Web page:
Last month, 23 community members in the small Northern California town of Gualala became the owners of Four-Eyed Frog Books. The Frog, as it’s referred to by locals, was opened in 2003 by Joel Crockett, who decided earlier this year to put the store up for sale and relocate to Southern California.
Located on the Pacific Ocean, the town of Gualala is a draw for artists and tourists. Open seven days a week, the 1,500-square-foot bookstore, which caters to both residents and visitors, serves as a true social gathering place, said Karen Dotson, one of the store’s shareholders and the secretary for the new community-owned corporation.
When the store went up for sale this spring, there was plenty of enthusiasm within the community to keep the Frog’s doors open, but no single owner emerged, said Dotson.
Crockett hosted a community meeting at which he shared honest information about what owning and operating an independent bookshop entails, as well as details about the Frog’s sales and financial history. “The idea of a community-owned bookstore was born from that meeting,” said Dotson.
Community members came forward to invest amounts between $250 and $15,000, but few had time to devote to running the store. Longtime customer Rachel Turner was hired by Crockett to take on the role of store manager to keep things running smoothly.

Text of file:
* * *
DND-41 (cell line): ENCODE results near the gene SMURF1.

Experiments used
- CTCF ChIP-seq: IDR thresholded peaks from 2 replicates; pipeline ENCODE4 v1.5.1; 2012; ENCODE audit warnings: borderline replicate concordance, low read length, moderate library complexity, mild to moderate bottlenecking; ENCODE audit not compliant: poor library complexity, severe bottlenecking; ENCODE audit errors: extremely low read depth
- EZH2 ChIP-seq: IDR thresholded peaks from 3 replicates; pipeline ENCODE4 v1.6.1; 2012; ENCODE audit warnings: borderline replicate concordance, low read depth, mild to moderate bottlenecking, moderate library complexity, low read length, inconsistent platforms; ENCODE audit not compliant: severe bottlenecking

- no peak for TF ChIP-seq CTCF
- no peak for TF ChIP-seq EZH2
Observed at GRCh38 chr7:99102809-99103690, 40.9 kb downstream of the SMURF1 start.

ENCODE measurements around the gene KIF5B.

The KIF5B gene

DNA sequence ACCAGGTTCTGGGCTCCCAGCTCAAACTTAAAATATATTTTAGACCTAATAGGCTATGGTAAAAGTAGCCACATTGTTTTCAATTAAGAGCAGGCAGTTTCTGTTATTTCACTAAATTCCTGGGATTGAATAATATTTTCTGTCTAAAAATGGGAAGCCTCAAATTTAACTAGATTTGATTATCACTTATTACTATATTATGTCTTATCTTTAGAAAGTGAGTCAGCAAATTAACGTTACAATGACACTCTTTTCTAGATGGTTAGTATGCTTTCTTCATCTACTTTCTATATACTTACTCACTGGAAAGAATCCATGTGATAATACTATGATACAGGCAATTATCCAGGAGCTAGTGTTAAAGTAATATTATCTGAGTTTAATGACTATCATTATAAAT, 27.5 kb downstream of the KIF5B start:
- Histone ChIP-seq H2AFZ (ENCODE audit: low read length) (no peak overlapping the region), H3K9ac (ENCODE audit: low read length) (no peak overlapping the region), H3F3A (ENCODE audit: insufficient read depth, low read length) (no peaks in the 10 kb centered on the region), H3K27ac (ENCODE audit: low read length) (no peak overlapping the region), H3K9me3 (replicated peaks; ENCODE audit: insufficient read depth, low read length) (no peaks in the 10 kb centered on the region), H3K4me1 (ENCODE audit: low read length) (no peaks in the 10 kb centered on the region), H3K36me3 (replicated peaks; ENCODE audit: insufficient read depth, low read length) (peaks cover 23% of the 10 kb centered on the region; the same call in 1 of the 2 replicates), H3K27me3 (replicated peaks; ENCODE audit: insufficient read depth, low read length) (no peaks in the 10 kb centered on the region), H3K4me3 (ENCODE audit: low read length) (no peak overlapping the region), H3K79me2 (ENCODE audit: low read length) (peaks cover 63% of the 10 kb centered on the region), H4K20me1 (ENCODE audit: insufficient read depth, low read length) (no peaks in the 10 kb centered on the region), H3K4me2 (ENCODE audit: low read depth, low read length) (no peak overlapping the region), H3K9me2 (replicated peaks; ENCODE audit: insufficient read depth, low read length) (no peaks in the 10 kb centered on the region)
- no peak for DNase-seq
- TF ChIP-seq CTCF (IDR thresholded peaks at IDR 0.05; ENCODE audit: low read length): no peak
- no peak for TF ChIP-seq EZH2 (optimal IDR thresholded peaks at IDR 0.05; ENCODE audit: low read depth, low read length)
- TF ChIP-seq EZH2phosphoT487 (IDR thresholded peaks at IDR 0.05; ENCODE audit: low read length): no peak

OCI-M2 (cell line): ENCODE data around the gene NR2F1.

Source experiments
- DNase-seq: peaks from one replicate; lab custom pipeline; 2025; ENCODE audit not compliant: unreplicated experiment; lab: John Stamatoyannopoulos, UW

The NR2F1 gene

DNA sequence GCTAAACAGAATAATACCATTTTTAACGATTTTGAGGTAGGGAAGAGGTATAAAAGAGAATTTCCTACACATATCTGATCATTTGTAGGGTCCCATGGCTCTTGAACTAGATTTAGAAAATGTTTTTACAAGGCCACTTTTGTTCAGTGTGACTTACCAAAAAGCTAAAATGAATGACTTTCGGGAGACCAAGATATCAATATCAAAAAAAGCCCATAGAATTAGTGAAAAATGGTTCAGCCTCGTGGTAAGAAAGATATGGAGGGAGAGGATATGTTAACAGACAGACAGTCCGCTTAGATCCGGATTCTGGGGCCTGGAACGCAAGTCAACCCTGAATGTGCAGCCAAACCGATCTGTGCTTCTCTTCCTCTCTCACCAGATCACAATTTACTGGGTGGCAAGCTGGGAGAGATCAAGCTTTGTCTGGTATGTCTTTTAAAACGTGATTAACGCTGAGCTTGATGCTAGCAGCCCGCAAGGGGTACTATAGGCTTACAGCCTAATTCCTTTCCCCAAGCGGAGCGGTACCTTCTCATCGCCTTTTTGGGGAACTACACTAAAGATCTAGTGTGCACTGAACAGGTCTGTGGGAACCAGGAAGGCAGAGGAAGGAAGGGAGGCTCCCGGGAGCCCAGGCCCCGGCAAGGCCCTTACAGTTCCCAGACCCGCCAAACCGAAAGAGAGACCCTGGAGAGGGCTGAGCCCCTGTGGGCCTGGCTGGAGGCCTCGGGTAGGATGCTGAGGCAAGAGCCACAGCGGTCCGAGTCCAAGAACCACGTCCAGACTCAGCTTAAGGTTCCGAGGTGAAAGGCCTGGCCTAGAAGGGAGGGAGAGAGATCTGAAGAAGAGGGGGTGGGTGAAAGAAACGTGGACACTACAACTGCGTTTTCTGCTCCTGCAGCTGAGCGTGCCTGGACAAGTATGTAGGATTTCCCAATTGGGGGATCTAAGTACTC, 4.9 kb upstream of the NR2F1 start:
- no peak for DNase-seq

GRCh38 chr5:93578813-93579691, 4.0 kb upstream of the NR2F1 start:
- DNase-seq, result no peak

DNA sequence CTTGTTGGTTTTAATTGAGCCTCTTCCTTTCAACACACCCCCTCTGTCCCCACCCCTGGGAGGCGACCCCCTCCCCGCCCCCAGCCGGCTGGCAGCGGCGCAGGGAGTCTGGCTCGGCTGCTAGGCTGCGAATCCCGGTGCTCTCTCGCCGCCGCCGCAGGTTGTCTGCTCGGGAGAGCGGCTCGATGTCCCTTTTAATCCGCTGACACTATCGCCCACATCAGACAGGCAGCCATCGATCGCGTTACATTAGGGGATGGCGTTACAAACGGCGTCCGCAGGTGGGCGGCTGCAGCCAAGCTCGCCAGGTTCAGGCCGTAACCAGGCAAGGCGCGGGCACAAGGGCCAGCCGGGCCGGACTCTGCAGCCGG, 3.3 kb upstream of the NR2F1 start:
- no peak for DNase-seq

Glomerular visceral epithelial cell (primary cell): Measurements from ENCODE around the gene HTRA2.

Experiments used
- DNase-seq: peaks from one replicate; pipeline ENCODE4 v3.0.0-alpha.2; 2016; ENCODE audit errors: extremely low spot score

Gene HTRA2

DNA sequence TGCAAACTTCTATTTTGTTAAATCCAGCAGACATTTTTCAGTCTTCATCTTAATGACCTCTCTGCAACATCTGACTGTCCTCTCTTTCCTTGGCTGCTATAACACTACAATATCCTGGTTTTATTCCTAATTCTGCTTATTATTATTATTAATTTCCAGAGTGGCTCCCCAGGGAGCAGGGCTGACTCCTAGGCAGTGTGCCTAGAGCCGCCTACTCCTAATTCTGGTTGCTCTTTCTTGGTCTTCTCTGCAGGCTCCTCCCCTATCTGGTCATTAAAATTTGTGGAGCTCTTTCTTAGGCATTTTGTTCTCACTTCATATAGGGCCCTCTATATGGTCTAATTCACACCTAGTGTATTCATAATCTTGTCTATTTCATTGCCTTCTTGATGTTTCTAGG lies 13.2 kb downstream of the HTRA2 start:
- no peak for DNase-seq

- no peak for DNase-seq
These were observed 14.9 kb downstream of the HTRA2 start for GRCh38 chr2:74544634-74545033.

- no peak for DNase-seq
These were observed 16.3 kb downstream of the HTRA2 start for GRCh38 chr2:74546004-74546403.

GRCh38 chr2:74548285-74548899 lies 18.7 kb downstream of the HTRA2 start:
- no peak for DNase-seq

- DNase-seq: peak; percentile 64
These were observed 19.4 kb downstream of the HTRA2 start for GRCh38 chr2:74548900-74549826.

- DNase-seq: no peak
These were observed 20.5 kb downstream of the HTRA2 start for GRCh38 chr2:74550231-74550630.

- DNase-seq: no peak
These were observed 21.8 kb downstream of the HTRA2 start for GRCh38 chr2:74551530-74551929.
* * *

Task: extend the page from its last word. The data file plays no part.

Local retired corporate lawyer Michael Bray helped figure out how to structure the new community-owned bookstore and processed all of the necessary paperwork. “Michael graciously donated his time and legal expertise to make the sale of the Frog a success, and in July the newly structured Frog was formed,” said Dotson.
The new business, she said, is “truly a community-owned bookstore, with passionate new owners, a strong leadership team assisting the general manager, and an active board of directors.”
The Frog’s shareholders are a diverse group: some live full-time in the area and others part-time, but all share a passion for keeping the bookstore open and thriving, said Dotson, who volunteers her time working in and helping to manage the store.
Others serve on its board of directors, volunteer storage space, help with events, or offer moral support along with their financial contributions. Additional staff and volunteers, many retired, share the workload at the Frog.
Though the store has officially changed ownership, Crockett has invested as a shareholder and will serve as a consultant to the store, sharing his expertise, wisdom, and book knowledge. “As the founder of the bookstore, I couldn’t be more pleased that Four-Eyed Frog Books is in a strong position to continue growing with a devoted and talented team in one of the finest communities one could ever be a part of,” he said.
The Frog’s inventory features bestsellers and classics in all genres as well as greeting cards, puzzles, coloring books for children and adults, and games. The children’s section, maintained by a volunteer with a passion for children’s books, is one of the most popular areas of the store. The store also offers free Wi-Fi, complimentary coffee, comfortable chairs for reading, tables for doing puzzles, and author events.
However, “the first thing you’ll notice when you walk through the Frog’s doors, aside from the amazing array of books, is the fascinating collection of frogs, all of which have been gifts from friends of the bookstore,” said Dotson. “They are literally everywhere, and somehow people seem to feel happier among all these frogs… The Frog is so much more than just a bookstore.”